“This truth, emotionally difficult to accept, violates our conception of ourselves as a free, democratic people. It shatters our vision of ourselves as a nation embodying superior virtues and endowed with the responsibility to serve as a beacon of light to the world. It takes from us the “right” to impose our fictitious virtues on others by violence. It forces us into a new political radicalism. This truth reveals, incontrovertibly, that if real change is to be achieved, if our voices are to be heard, corporate systems of power have to be destroyed. This realization engenders an existential and political crisis. The inability to confront this crisis, to accept this truth, leaves us appealing to centers of power that will never respond and ensures we are crippled by self-delusion.”
1856 – Birth of Woodrow Wilson, 28th President of the United States of America – on the need for corporations and government to work together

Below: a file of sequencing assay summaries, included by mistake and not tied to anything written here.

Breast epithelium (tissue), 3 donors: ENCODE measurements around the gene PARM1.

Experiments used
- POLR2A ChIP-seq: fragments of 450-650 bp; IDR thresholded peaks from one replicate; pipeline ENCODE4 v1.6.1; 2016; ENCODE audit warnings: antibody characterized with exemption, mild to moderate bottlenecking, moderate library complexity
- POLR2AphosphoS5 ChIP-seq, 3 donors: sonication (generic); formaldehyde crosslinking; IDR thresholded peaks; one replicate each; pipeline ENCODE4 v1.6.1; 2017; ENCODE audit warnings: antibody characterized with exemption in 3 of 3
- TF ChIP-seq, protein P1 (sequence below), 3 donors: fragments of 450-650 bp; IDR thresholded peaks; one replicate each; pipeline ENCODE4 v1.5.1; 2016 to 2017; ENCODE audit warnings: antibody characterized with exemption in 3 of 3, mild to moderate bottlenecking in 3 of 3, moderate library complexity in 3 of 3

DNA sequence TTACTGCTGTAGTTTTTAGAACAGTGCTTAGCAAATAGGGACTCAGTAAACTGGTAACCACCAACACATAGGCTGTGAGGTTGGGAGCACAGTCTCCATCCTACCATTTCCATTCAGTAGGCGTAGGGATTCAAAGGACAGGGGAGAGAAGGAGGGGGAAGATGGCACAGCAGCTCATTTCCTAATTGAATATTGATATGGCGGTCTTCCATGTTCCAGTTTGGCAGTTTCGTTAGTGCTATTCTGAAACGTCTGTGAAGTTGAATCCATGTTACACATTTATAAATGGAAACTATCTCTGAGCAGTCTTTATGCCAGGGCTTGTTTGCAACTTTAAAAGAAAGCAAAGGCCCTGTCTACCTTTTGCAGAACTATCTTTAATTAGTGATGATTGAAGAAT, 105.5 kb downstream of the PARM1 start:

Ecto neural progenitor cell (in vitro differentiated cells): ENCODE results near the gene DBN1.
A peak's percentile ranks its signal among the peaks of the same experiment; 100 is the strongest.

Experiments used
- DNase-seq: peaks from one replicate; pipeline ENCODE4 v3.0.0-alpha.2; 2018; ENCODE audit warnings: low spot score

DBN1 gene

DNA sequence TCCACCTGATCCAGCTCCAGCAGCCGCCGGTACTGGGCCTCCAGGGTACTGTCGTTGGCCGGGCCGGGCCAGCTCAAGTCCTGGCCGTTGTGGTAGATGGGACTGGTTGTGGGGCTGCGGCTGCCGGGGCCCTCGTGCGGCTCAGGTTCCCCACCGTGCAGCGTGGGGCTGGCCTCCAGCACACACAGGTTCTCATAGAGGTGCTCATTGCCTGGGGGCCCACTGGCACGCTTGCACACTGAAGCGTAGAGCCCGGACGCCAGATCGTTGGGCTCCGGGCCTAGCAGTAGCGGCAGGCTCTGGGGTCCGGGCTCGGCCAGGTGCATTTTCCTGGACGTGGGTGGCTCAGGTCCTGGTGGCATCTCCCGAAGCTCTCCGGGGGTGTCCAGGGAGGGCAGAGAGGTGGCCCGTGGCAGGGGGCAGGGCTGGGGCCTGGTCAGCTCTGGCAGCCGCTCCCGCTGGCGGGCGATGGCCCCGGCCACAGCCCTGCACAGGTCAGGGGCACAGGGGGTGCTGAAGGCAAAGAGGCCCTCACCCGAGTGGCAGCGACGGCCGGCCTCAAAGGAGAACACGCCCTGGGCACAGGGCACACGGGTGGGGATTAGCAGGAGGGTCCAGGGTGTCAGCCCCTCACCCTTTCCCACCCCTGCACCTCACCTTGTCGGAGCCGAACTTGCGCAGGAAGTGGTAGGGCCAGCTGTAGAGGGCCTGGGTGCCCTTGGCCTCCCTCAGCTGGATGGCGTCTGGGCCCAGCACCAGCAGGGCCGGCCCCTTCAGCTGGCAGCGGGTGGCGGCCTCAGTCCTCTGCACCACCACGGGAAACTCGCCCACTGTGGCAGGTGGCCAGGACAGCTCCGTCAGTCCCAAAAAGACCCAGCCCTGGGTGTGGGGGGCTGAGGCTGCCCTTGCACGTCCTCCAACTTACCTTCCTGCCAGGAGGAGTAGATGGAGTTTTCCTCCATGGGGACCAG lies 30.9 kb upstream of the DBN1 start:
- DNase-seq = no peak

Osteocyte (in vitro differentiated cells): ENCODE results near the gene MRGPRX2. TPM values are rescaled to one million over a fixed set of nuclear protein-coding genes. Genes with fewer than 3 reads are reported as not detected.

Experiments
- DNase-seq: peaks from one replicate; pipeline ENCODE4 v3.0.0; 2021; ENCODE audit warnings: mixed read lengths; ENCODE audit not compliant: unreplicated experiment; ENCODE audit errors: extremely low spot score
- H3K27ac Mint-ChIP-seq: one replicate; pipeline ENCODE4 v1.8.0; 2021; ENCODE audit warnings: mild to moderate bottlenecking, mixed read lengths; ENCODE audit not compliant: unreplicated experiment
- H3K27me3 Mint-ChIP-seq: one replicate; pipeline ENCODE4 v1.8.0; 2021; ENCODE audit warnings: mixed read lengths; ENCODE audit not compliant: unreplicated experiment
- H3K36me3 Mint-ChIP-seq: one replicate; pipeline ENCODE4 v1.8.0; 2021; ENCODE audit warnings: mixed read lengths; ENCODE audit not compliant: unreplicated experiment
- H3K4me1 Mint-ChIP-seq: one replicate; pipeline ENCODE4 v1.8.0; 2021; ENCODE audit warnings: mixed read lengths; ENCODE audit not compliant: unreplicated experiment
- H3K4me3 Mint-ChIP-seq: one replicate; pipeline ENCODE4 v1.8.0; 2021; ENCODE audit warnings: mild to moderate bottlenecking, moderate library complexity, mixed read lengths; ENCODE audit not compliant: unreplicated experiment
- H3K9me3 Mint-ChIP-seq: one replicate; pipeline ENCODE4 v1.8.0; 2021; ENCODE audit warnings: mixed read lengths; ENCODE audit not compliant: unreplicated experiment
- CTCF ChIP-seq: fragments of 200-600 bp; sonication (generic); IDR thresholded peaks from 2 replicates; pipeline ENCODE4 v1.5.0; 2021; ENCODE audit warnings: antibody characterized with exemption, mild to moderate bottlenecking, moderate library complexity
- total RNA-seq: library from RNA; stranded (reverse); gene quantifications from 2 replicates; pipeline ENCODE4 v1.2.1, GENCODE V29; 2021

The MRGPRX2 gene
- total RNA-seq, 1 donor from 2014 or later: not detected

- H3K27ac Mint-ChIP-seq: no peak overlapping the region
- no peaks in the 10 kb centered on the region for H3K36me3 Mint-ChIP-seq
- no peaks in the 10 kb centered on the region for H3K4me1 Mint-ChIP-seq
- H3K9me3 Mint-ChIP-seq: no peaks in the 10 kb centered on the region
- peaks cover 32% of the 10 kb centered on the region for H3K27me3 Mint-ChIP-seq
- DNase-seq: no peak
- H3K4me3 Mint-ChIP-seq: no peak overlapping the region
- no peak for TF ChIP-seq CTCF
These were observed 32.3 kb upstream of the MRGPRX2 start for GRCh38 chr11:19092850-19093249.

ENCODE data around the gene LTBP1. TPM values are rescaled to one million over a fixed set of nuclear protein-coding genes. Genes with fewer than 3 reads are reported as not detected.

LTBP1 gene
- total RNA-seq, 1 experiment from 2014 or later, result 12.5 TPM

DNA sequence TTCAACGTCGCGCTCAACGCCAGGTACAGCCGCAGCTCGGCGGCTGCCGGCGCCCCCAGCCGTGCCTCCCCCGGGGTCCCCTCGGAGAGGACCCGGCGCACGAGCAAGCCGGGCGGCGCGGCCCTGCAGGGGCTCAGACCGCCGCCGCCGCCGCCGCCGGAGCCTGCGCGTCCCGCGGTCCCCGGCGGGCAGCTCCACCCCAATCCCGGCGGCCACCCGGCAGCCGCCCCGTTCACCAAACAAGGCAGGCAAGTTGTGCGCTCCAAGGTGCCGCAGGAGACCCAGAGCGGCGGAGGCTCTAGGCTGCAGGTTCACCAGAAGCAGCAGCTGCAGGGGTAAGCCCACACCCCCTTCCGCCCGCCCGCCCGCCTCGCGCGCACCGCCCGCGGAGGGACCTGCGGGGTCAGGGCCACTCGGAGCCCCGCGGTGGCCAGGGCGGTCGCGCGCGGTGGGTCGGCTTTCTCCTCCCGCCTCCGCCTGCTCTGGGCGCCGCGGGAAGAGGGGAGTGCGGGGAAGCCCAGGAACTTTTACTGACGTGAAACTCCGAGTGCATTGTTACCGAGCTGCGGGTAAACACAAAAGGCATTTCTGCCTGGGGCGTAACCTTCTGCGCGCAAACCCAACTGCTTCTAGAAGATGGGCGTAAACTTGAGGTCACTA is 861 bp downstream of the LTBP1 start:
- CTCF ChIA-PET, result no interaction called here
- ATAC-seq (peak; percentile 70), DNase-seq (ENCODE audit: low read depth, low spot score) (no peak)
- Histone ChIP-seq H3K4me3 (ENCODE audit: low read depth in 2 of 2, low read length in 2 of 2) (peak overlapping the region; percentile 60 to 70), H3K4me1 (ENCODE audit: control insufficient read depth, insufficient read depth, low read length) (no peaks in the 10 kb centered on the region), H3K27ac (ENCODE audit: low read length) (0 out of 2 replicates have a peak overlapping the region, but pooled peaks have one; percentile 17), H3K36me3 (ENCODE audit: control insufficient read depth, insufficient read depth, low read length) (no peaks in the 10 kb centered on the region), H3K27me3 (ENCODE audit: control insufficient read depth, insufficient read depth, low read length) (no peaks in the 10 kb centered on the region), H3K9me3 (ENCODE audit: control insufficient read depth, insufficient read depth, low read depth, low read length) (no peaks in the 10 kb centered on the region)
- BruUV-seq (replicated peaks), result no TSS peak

“There was a time when corporations played a very minor part in our business affairs, but now they play the chief part, and most men are the servants of corporations.”
1947 – Birth of Spencer Bachus, former Republican Chair of the US House Financial Services Committee – who said regulators exist to serve the banks
“In Washington, the view is that the banks are to be regulated and my view is that Washington and the regulators are there to serve the banks.”
2014 – Article published: Big money breaks out: Top 100 donors give almost as much as 4.75 million small donors combined
“The 100 biggest campaign donors gave $323 million in 2014 — almost as much as the $356 million given by the estimated 4.75 million people who gave $200 or less,” a POLITICO analysis of campaign finance filings found.
‘When 100 big donors give as much almost 5 million small donors, with whom do we expect candidates to spend their time, and whose interests do we think they will represent?’, the author asked. ‘That’s not democracy. That’s oligarchy.’”
Read more: http://www.politico.com/story/2014/12/top-political-donors-113833#ixzz3ta7ebjxE
2011 – Pittsburgh City Council passes resolution calling for a constitutional amendment to abolish corporate personhood
The resolution also called for returning elections to the American people.